Glad it went so well. You ARE challenging 🙂
I have read all the comments this morning and many appear to be discouraged because they don’t seem to view an instant return on their efforts. It doesn’t mean however, that they have not been able to have a significant impact on staff as well as peers.
It reminded me of a letter that a college student sent me many years ago about how wonderful his high school counselor was. He told me he is certain that he would have never even graduated from college had it not been for this high school counselor; who was always reminding the students that they have to create their own successes; because there was not always going to be someone there to cheer them on.
It was such a touching letter that I contacted the students old high school to see if the counselor was still there and he was. I faxed him a copy and he called me back saying he never thought any of the kids were listening to him.
I asked the student if he had ever shared with the counselor the profound impact he had on him and the student said “No, he’s the counselor, isn’t that what they do? Encourage? I sent the original letter to the counselor, but I often wish that I had kept me a copy because I have shared this story often. It isn’t about us (the managers, leaders, teachers, etc.) It is about the people we are trying to impact. Aren’t we the leaders, suppose to teach, train and inspire?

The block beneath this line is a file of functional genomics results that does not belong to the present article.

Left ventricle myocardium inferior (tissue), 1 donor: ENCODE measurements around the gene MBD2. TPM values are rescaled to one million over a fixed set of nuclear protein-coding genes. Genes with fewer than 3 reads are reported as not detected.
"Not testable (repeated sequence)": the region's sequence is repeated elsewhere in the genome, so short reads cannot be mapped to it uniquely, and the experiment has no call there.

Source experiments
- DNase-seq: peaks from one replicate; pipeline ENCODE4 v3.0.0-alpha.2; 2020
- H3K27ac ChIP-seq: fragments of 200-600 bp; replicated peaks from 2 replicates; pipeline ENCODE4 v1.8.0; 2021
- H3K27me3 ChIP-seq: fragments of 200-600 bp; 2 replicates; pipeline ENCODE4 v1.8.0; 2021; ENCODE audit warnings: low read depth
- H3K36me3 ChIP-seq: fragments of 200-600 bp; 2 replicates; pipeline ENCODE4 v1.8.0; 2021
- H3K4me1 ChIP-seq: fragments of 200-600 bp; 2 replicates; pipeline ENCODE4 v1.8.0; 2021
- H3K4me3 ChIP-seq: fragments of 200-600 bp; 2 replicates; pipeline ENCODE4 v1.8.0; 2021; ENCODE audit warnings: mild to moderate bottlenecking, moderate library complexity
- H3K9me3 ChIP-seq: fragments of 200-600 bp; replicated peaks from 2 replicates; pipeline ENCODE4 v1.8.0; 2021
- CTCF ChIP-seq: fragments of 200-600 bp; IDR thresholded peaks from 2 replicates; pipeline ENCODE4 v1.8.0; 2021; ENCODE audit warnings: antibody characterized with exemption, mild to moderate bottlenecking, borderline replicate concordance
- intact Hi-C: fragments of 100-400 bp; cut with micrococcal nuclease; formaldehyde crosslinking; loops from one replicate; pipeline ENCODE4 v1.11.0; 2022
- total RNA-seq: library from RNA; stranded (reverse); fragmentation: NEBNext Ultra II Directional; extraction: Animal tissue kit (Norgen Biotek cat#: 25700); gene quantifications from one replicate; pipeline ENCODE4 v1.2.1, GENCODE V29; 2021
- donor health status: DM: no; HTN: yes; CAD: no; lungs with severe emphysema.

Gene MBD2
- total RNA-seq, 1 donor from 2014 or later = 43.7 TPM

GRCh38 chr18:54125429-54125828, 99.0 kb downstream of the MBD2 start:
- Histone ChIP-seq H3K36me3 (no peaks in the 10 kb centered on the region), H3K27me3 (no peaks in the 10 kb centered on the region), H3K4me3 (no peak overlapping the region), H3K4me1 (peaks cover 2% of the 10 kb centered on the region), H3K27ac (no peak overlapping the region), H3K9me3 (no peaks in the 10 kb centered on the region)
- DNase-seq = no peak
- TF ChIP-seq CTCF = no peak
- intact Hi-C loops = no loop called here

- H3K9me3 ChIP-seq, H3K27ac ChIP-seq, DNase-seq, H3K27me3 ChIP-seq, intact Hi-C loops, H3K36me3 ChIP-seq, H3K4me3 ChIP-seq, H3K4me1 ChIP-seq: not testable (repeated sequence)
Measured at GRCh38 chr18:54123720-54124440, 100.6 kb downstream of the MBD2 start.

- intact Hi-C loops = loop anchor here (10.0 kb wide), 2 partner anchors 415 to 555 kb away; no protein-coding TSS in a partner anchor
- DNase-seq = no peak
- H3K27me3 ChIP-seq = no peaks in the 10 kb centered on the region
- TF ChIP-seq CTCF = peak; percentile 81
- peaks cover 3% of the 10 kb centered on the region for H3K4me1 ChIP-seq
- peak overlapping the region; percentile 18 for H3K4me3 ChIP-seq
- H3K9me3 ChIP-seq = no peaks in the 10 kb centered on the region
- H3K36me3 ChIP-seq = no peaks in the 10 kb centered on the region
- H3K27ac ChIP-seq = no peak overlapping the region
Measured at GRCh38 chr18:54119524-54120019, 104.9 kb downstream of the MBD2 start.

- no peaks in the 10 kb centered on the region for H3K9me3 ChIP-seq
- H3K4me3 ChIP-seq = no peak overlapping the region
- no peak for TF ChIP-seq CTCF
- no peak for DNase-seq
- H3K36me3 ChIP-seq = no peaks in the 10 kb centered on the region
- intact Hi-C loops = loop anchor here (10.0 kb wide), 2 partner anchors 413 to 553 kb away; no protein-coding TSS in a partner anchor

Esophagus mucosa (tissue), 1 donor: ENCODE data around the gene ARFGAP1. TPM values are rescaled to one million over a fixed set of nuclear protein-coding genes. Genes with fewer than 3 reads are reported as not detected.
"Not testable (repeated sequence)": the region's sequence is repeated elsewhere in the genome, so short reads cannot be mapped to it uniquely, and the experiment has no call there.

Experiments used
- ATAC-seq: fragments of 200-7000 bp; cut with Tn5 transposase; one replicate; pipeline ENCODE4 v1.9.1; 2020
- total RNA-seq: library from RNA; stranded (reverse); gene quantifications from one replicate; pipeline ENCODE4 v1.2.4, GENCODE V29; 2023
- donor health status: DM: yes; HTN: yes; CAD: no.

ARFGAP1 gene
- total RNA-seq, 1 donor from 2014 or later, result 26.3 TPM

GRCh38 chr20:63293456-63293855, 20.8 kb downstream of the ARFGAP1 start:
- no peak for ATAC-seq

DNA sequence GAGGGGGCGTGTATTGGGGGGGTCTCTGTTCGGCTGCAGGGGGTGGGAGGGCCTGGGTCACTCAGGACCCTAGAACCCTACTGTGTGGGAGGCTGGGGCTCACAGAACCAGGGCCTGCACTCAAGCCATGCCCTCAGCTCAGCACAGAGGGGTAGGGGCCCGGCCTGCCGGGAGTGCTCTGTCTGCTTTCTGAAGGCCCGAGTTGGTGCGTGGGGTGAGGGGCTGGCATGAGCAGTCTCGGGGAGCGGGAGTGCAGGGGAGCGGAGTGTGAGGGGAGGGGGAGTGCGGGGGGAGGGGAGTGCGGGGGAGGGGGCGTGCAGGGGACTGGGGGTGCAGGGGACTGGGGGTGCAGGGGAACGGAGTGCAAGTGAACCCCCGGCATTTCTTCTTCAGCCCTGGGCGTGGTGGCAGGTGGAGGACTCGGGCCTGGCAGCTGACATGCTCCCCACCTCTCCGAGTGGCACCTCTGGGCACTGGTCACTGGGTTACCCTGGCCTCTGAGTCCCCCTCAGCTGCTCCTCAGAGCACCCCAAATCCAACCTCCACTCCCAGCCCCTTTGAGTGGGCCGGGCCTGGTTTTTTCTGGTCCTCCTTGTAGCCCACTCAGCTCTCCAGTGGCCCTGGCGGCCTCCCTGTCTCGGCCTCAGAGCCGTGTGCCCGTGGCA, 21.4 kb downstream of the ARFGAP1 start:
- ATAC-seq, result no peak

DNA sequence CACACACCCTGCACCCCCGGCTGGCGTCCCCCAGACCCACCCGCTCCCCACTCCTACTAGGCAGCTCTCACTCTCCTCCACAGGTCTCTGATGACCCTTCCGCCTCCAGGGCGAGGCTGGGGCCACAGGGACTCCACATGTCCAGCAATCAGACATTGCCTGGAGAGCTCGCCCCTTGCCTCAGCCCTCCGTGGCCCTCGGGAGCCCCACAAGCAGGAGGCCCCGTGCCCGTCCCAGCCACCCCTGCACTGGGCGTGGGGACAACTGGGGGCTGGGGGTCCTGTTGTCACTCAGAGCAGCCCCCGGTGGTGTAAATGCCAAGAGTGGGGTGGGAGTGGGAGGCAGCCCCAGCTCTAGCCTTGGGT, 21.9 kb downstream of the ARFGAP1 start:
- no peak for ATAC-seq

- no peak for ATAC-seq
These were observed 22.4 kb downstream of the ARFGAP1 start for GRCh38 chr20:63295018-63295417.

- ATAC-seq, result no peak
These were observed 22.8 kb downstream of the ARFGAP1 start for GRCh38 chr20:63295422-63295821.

A very wise high school student I knew named Kate. Said at her high school graduation that “Our future is an empty book filled with blank pages, our daily actions will fill the pages.
Let’s hope that we will fill our pages by trying to “Lead With Our Best Selves”.
When I taught I always told the kids to come back. When kids came back and enter the sacred space of the teachers lounge I saw teachers light up. They didn’t care if they were the valedictorian, the captain, the so-called average student, or the kid they never thought would make it. They lit up.
And the ones they remembered were the ones who challenged them!
Thanks for your great reminders.